- BSN from an accredited nursing school or university
- Current RN license in applicant’s home state
- Minimum undergraduate GPA of 3.0
- Essay defining applicant’s goals and motivations
- Three letters of recommendation
- Admissions interview
When a program is accredited, it means a third-party organization reviewed it to ensure it meets certain quality standards and best practices. Schools can earn national, regional, or programmatic accreditation. Criteria are usually published on each organization’s official website and generally include measures of learning outcomes, instructional methods, ethical business practices, adherence to an institution’s mission, and so forth. Many employers, graduate schools, and financial aid officers will only consider candidates who have completed such a program.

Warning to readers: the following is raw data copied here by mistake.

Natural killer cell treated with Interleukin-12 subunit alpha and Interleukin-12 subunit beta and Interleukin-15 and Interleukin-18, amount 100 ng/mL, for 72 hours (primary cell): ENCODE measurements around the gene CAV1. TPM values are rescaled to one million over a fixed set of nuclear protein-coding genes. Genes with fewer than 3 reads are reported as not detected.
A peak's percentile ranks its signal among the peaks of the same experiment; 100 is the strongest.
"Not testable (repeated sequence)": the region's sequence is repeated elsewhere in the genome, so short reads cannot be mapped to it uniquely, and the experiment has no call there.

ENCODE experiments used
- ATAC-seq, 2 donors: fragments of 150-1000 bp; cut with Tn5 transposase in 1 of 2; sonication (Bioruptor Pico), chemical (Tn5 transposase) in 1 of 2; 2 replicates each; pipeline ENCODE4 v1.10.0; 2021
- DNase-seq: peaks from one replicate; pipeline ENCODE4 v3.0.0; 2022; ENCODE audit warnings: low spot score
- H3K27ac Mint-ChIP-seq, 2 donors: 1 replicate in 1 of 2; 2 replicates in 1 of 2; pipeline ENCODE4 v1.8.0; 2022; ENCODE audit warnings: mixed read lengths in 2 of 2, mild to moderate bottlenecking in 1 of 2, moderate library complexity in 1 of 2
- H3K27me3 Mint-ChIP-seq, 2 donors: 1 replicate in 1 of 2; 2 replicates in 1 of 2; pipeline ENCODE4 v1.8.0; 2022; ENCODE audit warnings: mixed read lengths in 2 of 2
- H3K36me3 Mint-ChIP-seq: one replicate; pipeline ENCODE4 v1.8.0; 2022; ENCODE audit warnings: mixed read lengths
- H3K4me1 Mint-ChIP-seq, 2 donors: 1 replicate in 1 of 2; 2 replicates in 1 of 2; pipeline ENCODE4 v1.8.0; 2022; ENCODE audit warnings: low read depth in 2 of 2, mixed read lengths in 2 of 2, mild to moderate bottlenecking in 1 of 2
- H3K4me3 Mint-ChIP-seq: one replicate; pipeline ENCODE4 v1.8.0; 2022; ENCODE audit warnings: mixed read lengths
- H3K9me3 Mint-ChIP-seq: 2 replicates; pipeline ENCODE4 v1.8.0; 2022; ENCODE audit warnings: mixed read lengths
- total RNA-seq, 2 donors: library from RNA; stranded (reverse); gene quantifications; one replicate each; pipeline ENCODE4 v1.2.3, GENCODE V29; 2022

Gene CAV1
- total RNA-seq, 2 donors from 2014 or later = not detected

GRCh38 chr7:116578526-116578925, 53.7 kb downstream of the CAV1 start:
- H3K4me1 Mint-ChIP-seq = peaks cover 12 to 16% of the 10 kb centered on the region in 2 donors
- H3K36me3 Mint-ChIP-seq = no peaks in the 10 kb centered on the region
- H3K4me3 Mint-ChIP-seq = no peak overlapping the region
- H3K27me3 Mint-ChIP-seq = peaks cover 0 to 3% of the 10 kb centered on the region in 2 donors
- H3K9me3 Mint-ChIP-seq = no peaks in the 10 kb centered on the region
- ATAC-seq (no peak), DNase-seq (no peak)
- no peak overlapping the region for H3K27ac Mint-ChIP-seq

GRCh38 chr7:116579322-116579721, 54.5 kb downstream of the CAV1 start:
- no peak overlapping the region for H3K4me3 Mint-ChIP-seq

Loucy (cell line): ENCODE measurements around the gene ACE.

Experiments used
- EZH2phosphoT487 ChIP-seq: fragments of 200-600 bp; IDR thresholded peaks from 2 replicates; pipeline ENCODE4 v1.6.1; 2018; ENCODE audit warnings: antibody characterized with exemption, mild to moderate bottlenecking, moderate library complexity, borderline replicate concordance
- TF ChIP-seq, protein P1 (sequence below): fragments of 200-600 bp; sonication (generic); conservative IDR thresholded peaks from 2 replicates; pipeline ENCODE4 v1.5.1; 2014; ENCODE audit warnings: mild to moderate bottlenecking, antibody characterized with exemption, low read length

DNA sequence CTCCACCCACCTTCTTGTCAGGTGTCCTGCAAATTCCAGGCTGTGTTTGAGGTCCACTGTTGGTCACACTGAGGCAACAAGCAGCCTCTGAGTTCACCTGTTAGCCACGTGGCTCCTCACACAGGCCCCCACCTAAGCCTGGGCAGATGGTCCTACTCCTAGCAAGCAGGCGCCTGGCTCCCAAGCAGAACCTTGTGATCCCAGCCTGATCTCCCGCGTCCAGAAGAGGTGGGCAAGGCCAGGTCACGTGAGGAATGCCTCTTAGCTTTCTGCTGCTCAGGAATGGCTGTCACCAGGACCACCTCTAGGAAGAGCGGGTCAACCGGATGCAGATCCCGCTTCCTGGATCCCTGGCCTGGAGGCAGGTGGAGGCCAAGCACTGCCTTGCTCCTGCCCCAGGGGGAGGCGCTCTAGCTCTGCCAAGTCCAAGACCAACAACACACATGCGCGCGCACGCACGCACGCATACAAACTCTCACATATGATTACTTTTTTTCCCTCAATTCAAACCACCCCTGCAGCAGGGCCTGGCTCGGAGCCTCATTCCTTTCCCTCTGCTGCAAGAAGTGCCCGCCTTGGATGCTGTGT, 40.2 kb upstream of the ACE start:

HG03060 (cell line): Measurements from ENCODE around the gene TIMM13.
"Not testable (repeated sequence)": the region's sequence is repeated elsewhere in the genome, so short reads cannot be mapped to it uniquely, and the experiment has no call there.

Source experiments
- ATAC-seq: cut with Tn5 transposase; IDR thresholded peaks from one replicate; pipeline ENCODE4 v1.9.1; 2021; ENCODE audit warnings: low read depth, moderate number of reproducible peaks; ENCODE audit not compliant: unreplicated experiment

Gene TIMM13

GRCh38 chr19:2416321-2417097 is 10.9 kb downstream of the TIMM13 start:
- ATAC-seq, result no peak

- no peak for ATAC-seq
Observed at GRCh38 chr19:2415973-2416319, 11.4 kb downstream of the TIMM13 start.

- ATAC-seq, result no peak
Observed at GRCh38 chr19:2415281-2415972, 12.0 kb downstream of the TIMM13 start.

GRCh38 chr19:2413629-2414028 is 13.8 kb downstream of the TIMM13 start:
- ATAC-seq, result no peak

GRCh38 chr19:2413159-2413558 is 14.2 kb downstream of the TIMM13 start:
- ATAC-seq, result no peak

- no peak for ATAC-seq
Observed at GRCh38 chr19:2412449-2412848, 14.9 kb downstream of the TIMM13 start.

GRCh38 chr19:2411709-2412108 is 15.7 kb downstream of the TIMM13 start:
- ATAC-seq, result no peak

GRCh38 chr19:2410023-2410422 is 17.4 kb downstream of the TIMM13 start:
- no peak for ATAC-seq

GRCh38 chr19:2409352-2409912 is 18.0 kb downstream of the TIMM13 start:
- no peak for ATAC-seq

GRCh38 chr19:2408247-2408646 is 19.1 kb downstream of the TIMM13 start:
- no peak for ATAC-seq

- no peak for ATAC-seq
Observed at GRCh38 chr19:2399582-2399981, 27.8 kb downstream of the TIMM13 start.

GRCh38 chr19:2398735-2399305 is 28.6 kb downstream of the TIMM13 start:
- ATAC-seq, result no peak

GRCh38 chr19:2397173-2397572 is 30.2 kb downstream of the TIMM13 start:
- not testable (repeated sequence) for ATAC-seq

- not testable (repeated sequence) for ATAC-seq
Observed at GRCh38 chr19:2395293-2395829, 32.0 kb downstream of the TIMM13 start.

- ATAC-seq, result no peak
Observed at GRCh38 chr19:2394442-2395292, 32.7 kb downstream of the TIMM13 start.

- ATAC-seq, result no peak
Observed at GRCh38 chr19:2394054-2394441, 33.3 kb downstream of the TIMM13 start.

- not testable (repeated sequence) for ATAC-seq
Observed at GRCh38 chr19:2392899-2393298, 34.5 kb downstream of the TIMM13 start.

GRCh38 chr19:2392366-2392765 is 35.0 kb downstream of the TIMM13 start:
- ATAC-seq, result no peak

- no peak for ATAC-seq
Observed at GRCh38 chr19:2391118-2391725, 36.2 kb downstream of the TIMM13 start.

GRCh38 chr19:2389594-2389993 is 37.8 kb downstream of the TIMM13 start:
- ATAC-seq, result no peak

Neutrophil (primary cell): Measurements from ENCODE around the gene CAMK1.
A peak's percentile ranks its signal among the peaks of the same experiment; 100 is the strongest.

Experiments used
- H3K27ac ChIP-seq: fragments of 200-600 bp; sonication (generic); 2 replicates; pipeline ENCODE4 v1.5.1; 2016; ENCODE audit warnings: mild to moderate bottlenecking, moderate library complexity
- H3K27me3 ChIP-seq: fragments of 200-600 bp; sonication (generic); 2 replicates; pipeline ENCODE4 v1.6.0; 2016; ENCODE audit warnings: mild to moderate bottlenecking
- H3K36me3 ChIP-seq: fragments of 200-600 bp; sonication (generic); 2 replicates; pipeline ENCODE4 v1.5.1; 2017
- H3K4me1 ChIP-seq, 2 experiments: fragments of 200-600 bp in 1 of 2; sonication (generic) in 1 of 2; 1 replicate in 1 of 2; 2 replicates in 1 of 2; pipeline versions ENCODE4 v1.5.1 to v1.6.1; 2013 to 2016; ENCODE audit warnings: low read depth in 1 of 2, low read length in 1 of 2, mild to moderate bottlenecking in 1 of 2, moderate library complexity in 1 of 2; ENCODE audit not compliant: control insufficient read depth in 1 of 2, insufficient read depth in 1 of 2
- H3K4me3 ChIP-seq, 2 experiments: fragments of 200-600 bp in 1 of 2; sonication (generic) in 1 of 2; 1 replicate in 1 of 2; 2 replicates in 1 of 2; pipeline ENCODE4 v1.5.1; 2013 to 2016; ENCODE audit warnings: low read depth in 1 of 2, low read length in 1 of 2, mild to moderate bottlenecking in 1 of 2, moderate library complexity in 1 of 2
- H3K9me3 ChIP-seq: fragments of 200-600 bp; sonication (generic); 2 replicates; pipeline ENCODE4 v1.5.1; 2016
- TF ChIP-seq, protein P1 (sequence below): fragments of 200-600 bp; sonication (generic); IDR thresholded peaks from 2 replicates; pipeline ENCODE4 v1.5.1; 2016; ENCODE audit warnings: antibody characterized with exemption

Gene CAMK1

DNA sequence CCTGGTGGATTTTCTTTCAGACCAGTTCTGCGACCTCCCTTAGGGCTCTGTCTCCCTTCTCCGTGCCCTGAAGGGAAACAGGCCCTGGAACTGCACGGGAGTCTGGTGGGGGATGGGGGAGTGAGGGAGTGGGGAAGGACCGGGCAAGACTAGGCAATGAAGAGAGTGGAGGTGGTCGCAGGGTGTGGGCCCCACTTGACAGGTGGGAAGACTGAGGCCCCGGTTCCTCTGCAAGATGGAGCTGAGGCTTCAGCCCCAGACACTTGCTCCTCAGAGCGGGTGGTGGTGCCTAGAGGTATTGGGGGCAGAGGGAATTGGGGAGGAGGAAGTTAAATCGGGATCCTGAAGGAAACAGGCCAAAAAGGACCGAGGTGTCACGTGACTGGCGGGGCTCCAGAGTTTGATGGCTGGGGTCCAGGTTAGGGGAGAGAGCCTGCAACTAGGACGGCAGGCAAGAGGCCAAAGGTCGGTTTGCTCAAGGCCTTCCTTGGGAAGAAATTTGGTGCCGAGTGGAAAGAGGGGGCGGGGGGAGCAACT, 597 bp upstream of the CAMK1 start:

The U.S. Department of Education (ED) warns future students that some accrediting agencies are more trustworthy than others. Admissions candidates are encouraged to review the Council on Higher Education Accreditation’s (CHEA’s) list of organizations recognized by it and/or the ED. The American Association of Colleges of Nursing’s Commission for Collegiate Nursing Education (CCNE) and the Accreditation Commission for Education in Nursing, Inc. (ACEN) are perhaps the best known and respected accreditors of nursing programs, including online CNS degrees.